I’m giving fair warning … I’ve had two glasses of wine and a productive and lovely evening with my advisor. I am about to pontificate wildly.
I am heartbroken. Nothing has changed. Except for the passage of time and that only makes my current state all the more sad. I’ve stopped talking about it, I’ve learned to cover it up better. I actually smile now. But, at the end of the day I am still the girl who cries herself to sleep. I don’t know how to fix that.
At work, I am totally coming into my own. I feel differently about myself. I am in charge. I am, in fear of giving up what generation I grew up in, psyched. For the first time in a very long time, I feel as though I can make a meaningful contribution to my field. I want to talk about what I study. I want to be known in my academic community. For the most part, it’s the project, the new insights, the unanswered questions of biology that have me working on the weekend, early in the morning or late into the night.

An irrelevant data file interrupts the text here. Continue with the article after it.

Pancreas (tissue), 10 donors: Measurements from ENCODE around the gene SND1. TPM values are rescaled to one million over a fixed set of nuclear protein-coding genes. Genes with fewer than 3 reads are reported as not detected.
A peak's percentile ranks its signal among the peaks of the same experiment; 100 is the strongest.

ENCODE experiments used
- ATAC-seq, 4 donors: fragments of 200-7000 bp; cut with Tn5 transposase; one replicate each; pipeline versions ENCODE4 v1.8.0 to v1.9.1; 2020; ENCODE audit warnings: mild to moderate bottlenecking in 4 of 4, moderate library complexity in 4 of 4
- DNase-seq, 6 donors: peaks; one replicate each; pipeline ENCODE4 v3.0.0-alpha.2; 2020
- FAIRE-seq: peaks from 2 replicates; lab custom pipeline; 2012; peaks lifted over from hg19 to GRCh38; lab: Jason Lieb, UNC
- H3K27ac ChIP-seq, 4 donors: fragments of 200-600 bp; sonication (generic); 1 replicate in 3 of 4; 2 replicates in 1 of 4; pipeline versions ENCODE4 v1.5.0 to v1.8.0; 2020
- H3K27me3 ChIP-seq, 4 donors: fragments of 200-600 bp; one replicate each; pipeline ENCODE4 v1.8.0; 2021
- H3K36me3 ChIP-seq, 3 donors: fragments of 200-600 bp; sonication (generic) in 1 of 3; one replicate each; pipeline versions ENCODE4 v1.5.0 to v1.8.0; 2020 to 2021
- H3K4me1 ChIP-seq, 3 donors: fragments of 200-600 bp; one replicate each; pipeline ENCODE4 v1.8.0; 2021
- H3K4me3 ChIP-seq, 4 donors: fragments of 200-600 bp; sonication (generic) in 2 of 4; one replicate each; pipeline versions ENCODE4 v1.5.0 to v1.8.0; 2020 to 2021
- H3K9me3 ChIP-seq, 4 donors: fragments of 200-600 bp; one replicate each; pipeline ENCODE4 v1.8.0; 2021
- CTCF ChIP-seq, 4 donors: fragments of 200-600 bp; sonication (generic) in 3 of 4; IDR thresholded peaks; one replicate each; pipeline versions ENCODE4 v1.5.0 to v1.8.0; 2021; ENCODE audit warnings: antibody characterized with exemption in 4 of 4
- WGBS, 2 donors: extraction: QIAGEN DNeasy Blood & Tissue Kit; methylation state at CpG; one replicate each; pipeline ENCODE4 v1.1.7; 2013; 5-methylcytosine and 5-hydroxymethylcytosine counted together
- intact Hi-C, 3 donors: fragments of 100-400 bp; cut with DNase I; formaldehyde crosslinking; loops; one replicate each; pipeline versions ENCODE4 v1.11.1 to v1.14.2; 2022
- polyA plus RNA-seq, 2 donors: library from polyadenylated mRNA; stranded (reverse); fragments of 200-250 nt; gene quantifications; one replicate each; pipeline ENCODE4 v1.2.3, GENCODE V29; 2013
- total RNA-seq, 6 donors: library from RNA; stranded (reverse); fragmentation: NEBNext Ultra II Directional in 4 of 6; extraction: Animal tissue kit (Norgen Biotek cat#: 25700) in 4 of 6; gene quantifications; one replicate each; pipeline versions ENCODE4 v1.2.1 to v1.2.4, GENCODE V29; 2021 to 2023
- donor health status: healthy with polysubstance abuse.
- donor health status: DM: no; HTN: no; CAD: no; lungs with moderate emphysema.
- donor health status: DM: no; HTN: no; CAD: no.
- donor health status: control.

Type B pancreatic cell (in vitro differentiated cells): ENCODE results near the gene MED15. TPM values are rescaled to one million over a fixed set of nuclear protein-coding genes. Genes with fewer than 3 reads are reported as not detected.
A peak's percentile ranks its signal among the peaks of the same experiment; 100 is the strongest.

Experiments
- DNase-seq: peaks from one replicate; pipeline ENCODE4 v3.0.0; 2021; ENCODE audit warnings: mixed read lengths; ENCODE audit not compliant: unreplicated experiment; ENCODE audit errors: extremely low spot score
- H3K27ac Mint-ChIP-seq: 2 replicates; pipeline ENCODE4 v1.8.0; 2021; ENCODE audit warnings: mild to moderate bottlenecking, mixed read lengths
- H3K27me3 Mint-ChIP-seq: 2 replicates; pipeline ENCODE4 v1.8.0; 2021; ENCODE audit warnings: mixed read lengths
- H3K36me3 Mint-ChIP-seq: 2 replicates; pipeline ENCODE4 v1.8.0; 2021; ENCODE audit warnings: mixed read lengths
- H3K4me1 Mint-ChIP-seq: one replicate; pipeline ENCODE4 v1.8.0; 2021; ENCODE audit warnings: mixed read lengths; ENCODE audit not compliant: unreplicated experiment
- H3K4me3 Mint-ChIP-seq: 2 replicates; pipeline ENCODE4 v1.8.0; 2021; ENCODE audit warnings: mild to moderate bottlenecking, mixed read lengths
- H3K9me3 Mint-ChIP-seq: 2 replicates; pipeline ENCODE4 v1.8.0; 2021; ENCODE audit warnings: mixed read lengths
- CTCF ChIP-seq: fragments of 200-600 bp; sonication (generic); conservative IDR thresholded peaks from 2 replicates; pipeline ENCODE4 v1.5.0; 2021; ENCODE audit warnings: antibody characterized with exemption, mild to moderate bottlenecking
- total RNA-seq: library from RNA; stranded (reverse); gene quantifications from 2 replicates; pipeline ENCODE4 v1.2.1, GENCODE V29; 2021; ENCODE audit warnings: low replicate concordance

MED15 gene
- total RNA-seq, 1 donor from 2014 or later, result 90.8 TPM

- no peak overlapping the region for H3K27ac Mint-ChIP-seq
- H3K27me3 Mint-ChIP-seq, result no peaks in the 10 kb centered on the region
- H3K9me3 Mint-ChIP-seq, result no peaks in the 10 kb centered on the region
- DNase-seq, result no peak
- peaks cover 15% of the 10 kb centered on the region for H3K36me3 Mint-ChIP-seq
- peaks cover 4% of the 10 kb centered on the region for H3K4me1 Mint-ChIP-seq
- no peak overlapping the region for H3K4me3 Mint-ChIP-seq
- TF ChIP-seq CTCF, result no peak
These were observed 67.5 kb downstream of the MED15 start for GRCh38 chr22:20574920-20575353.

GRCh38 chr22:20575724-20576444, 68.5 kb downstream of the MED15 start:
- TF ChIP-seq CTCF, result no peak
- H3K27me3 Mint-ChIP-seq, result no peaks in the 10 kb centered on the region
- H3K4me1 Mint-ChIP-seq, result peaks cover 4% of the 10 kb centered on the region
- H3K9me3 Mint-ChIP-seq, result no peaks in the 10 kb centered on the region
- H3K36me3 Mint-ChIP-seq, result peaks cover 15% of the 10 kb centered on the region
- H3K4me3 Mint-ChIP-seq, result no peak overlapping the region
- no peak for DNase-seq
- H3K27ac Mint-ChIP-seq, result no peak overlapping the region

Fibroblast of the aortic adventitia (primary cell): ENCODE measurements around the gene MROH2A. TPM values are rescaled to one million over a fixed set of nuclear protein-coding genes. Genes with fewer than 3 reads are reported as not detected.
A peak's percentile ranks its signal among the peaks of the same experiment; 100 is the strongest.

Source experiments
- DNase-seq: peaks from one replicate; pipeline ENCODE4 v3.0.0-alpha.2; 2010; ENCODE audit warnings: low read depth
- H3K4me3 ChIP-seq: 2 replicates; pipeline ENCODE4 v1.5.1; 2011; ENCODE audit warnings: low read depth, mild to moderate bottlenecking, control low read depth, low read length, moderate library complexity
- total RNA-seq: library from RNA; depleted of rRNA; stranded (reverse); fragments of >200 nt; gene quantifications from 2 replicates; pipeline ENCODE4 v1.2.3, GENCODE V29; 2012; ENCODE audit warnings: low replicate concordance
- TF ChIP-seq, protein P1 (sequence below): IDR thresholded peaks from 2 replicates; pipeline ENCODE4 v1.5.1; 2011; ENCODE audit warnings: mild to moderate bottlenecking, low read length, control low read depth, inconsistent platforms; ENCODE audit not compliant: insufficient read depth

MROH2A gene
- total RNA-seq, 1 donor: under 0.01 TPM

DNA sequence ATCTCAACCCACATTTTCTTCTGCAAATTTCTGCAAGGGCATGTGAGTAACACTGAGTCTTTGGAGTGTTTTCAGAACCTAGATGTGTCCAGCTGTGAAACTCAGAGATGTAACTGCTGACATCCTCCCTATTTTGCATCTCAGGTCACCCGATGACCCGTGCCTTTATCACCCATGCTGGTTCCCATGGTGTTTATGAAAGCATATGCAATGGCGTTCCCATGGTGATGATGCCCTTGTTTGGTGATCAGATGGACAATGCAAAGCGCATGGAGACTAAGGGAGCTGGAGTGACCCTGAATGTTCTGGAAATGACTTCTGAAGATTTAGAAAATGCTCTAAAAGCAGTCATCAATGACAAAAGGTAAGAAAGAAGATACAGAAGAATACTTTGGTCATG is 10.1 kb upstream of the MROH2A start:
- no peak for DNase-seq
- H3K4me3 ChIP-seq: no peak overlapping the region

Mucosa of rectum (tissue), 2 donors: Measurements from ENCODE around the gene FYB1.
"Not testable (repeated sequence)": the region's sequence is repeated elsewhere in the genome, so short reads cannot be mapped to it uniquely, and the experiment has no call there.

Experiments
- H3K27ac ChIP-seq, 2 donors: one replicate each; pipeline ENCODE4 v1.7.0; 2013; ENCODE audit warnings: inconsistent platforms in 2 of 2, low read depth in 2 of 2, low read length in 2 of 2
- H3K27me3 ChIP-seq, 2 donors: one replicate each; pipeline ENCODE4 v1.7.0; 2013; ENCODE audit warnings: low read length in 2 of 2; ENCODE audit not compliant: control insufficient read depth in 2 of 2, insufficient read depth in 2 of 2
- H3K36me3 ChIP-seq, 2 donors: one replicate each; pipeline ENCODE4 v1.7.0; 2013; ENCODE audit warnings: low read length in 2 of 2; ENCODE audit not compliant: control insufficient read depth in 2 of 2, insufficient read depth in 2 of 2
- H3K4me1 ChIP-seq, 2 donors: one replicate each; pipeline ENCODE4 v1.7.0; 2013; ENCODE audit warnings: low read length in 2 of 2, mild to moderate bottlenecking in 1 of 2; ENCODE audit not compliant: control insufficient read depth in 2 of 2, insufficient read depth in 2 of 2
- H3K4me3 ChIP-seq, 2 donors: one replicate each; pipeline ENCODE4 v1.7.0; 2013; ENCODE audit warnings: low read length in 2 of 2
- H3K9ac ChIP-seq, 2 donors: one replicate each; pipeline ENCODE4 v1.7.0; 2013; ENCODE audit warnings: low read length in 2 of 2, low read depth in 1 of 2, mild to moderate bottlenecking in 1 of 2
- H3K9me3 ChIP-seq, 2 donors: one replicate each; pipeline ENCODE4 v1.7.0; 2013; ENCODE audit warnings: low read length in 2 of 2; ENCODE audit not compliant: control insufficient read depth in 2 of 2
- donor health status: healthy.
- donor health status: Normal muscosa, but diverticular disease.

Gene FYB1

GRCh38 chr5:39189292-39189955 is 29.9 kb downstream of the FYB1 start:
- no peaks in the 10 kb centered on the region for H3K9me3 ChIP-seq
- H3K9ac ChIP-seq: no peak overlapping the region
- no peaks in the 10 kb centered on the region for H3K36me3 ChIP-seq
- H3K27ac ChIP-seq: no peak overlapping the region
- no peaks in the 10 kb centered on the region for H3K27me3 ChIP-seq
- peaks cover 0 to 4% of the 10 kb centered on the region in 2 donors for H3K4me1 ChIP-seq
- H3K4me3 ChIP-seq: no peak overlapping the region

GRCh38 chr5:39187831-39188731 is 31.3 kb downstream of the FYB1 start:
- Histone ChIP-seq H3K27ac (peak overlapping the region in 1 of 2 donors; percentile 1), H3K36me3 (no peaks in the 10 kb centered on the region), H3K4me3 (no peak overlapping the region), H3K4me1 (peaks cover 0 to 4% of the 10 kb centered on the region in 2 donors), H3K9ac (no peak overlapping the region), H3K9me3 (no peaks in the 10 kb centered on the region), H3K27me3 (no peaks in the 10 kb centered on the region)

But there is another part to it. A part that I don’t ever really want to nod my head to. The part that knows, deep down, that I am able to, beyond willing even, to devote this much time to work, because I am single. That, this drive to be somebody doesn’t in some part stem from the feelings of rejection in my personal life. And simply because I have the time and space in my brain to think about it. That it isn’t otherwise occupied with another being. I feel guilty. I was willing to, happy even, at the prospect of compromising my academic life in the name of love. And, I would have been happy. I know that. I don’t doubt that. But it didn’t work out. Now, I have the potential to reclaim my academic confidence. And I am happy to do that too. No doubt, they are completely different entitities, but is one really better than the other?
So, this is my question: Are the two always mutually exclusive? Will I have to choose the academic, single life, where I can give my intellectual and career needs the time and attention they deserve? Or, will I choose the balanced life, one where life beyond the academic demands time center stage? Nobody ever dies wishing they spent more time at the office. But I have to believe that being an academic is not the same as being a corporate drone (because, certainly, no academic is in it for the money).
Will the stars ever align so that both are feasible? Or is it just an impossible dream that I am deluding myself with?